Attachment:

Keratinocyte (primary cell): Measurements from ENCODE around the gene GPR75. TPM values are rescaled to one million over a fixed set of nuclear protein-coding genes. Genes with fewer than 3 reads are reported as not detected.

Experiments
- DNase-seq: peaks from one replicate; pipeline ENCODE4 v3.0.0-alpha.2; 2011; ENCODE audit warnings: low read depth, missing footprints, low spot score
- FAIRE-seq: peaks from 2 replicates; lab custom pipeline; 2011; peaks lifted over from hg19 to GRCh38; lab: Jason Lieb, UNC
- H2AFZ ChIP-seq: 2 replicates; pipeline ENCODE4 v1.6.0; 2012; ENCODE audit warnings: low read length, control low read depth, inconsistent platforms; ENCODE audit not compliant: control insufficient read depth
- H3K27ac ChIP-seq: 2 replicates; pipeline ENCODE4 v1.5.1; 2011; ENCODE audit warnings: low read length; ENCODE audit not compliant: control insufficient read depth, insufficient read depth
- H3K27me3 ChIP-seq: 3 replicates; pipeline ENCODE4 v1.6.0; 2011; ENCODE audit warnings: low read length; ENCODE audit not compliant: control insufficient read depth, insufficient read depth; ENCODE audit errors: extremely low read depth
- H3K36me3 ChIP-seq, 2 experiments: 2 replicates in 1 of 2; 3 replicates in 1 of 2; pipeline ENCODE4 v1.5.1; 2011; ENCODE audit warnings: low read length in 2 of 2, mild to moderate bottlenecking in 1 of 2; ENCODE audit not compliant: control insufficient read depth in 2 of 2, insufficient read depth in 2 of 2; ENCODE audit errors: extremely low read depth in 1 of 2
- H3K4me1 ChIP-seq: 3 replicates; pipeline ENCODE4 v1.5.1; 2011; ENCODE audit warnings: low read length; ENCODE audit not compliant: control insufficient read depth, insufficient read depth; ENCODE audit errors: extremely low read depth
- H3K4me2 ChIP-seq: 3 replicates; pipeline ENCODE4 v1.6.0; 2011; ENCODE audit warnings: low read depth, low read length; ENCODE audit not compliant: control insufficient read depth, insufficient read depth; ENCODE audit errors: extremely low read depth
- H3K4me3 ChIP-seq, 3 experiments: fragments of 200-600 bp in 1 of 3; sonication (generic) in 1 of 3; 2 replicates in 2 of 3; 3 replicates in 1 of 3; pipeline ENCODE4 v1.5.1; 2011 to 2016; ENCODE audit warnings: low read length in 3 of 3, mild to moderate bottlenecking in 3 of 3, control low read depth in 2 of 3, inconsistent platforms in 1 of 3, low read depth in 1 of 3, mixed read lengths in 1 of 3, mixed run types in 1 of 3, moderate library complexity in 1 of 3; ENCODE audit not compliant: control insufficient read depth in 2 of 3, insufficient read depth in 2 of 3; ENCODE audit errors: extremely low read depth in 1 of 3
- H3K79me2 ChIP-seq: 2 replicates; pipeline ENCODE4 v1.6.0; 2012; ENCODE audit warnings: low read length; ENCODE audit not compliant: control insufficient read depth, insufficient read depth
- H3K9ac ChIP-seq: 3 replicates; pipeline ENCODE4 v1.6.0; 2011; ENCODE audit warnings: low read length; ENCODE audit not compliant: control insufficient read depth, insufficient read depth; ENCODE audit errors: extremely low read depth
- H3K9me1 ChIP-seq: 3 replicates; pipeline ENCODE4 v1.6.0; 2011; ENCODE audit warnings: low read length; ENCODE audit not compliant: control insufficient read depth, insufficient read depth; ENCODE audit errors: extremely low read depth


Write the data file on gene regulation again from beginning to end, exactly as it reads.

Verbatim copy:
Keratinocyte (primary cell): Measurements from ENCODE around the gene GPR75. TPM values are rescaled to one million over a fixed set of nuclear protein-coding genes. Genes with fewer than 3 reads are reported as not detected.

Experiments
- DNase-seq: peaks from one replicate; pipeline ENCODE4 v3.0.0-alpha.2; 2011; ENCODE audit warnings: low read depth, missing footprints, low spot score
- FAIRE-seq: peaks from 2 replicates; lab custom pipeline; 2011; peaks lifted over from hg19 to GRCh38; lab: Jason Lieb, UNC
- H2AFZ ChIP-seq: 2 replicates; pipeline ENCODE4 v1.6.0; 2012; ENCODE audit warnings: low read length, control low read depth, inconsistent platforms; ENCODE audit not compliant: control insufficient read depth
- H3K27ac ChIP-seq: 2 replicates; pipeline ENCODE4 v1.5.1; 2011; ENCODE audit warnings: low read length; ENCODE audit not compliant: control insufficient read depth, insufficient read depth
- H3K27me3 ChIP-seq: 3 replicates; pipeline ENCODE4 v1.6.0; 2011; ENCODE audit warnings: low read length; ENCODE audit not compliant: control insufficient read depth, insufficient read depth; ENCODE audit errors: extremely low read depth
- H3K36me3 ChIP-seq, 2 experiments: 2 replicates in 1 of 2; 3 replicates in 1 of 2; pipeline ENCODE4 v1.5.1; 2011; ENCODE audit warnings: low read length in 2 of 2, mild to moderate bottlenecking in 1 of 2; ENCODE audit not compliant: control insufficient read depth in 2 of 2, insufficient read depth in 2 of 2; ENCODE audit errors: extremely low read depth in 1 of 2
- H3K4me1 ChIP-seq: 3 replicates; pipeline ENCODE4 v1.5.1; 2011; ENCODE audit warnings: low read length; ENCODE audit not compliant: control insufficient read depth, insufficient read depth; ENCODE audit errors: extremely low read depth
- H3K4me2 ChIP-seq: 3 replicates; pipeline ENCODE4 v1.6.0; 2011; ENCODE audit warnings: low read depth, low read length; ENCODE audit not compliant: control insufficient read depth, insufficient read depth; ENCODE audit errors: extremely low read depth
- H3K4me3 ChIP-seq, 3 experiments: fragments of 200-600 bp in 1 of 3; sonication (generic) in 1 of 3; 2 replicates in 2 of 3; 3 replicates in 1 of 3; pipeline ENCODE4 v1.5.1; 2011 to 2016; ENCODE audit warnings: low read length in 3 of 3, mild to moderate bottlenecking in 3 of 3, control low read depth in 2 of 3, inconsistent platforms in 1 of 3, low read depth in 1 of 3, mixed read lengths in 1 of 3, mixed run types in 1 of 3, moderate library complexity in 1 of 3; ENCODE audit not compliant: control insufficient read depth in 2 of 3, insufficient read depth in 2 of 3; ENCODE audit errors: extremely low read depth in 1 of 3
- H3K79me2 ChIP-seq: 2 replicates; pipeline ENCODE4 v1.6.0; 2012; ENCODE audit warnings: low read length; ENCODE audit not compliant: control insufficient read depth, insufficient read depth
- H3K9ac ChIP-seq: 3 replicates; pipeline ENCODE4 v1.6.0; 2011; ENCODE audit warnings: low read length; ENCODE audit not compliant: control insufficient read depth, insufficient read depth; ENCODE audit errors: extremely low read depth
- H3K9me1 ChIP-seq: 3 replicates; pipeline ENCODE4 v1.6.0; 2011; ENCODE audit warnings: low read length; ENCODE audit not compliant: control insufficient read depth, insufficient read depth; ENCODE audit errors: extremely low read depth